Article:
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Chapter Thirteen – Physical Distribution

CPIM Exam – Basics of Supply Chain Management Practice Study Sheet Ch... thumbnail 1 summary

CPIM Exam – Basics of Supply Chain Management Practice Study Sheet

Chapter Thirteen – Physical Distribution

• Physical distribution is the movement of materials from the producer to the consumer. It is the responsibility of the distribution department. Objective is to design and operate a system that meets customer service needs at a minimum cost

Physical supply is the movement and storage of goods from suppliers to manufacturing

Physical distribution is the movement and storage of finished goods from the end of production to the consumer

Transaction channel is concerned with the transfer of ownership (negotiate, sell and contract)

Distribution channel is concerned with the transfer or delivery of goods and services

• Specific way a firm moves materials depends on 1) channel of distribution in use (retailer to consumer or producer to wholesaler) 2) types of markets served (dispersion, # of customers, size of orders) 3) characteristics of the product (weight, density, fragility) 4) type of transportation available (planes, trains or trucks)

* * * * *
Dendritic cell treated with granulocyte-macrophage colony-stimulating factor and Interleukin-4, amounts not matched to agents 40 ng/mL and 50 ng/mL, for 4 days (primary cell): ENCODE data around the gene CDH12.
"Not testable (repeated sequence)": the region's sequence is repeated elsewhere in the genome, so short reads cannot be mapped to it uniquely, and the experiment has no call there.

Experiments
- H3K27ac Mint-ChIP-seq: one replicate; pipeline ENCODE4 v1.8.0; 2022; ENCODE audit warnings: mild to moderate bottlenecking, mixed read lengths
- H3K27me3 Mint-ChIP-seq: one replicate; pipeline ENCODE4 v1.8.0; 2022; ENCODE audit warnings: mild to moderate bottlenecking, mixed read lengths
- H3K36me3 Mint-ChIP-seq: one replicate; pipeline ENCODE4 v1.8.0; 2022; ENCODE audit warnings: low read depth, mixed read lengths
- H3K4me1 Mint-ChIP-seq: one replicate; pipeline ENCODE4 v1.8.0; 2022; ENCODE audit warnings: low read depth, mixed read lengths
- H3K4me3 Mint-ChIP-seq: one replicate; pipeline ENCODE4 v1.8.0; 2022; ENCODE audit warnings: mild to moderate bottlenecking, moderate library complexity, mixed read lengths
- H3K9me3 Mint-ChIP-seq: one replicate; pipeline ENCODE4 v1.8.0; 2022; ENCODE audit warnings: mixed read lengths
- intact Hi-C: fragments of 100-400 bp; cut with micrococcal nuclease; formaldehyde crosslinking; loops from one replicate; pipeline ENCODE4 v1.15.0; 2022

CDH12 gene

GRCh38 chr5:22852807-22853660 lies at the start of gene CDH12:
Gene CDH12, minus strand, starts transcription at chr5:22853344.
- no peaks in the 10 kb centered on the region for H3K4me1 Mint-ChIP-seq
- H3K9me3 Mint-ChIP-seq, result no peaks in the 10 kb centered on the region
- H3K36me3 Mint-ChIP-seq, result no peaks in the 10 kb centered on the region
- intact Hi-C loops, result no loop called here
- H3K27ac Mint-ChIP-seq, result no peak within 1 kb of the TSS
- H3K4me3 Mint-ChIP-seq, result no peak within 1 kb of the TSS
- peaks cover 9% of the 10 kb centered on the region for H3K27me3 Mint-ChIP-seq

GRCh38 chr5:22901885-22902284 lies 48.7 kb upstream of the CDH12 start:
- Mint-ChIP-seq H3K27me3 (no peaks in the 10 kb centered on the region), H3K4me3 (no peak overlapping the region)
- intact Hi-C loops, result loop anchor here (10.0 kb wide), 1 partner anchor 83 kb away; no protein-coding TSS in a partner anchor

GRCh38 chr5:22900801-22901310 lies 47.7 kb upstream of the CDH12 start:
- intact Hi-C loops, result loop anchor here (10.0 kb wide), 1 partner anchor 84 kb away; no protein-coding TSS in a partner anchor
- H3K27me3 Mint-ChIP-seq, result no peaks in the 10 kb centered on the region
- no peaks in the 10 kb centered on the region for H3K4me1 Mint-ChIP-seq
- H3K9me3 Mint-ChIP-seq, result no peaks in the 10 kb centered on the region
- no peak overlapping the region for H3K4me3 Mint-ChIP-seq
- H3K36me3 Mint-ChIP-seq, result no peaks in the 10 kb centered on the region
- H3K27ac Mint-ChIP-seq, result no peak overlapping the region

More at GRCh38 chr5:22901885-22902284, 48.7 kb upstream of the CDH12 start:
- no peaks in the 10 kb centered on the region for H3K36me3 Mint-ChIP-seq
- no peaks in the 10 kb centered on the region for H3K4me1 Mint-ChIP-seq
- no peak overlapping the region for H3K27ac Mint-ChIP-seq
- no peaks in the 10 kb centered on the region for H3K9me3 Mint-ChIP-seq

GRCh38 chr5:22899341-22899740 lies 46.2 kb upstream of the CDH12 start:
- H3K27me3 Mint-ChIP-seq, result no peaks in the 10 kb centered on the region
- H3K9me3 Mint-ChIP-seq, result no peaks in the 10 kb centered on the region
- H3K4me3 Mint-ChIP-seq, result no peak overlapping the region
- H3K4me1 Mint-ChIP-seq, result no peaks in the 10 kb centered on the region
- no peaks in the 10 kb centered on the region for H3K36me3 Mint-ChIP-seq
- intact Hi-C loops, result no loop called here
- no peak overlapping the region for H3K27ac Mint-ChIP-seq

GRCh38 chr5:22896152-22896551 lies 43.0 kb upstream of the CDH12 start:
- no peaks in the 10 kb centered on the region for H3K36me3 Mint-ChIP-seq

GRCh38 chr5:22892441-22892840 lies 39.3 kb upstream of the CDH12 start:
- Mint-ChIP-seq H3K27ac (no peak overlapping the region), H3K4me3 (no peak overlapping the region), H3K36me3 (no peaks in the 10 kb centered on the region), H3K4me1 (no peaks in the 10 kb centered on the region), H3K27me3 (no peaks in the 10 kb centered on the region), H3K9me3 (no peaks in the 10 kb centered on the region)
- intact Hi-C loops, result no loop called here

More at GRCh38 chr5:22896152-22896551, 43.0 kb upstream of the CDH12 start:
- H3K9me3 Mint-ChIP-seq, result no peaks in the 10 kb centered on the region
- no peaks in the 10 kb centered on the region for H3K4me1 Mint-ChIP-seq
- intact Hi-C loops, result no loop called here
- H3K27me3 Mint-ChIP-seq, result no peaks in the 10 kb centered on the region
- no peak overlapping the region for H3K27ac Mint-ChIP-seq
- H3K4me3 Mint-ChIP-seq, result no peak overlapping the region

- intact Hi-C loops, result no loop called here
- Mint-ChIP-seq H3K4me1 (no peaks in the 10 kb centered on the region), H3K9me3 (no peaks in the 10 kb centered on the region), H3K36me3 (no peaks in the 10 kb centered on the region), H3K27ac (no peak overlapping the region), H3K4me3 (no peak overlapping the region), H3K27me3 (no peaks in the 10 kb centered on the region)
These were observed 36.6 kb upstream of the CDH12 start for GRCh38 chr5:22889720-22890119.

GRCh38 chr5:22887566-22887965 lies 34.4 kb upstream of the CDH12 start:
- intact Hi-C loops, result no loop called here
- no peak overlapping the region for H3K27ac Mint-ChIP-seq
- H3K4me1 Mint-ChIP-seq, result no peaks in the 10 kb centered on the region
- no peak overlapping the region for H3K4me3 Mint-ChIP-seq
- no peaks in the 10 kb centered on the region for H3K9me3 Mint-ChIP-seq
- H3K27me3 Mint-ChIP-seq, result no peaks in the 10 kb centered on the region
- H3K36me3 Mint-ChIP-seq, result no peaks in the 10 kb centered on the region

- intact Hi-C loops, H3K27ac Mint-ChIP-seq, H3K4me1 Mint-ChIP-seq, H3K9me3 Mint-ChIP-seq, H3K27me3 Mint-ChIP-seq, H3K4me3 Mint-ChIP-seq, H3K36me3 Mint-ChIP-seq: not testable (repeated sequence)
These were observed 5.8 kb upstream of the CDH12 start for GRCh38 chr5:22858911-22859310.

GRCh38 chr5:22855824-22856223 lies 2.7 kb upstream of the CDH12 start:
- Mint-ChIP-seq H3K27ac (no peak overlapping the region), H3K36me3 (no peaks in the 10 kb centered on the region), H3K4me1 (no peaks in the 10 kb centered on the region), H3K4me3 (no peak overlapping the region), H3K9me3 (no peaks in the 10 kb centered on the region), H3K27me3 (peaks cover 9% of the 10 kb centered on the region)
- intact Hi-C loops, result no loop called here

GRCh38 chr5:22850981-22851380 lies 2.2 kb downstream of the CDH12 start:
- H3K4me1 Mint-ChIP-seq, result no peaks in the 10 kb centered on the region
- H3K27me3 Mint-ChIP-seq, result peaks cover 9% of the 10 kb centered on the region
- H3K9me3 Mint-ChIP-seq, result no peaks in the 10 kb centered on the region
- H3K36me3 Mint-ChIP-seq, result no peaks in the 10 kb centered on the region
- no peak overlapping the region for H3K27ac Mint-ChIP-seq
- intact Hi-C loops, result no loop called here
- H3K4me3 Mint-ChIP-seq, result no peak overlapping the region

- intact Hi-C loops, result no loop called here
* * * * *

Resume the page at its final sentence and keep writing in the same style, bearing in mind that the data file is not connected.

• Six inter-related activities of physical distribution:
1. Transportation – moving goods outside the firm’s buildings – about 30%-60% of distribution costs – adds “place value” to the product
2. Distribution inventory – all finished goods at any point in the distribution system. Accounts for 25% - 30% of total distribution costs – add “time value” to the product
3. Warehouses (distribution centers) – used to store inventory
4. Materials handling – movement and storage of goods inside the distribution center. Trade off between capital (costly) and operating (efficiency) costs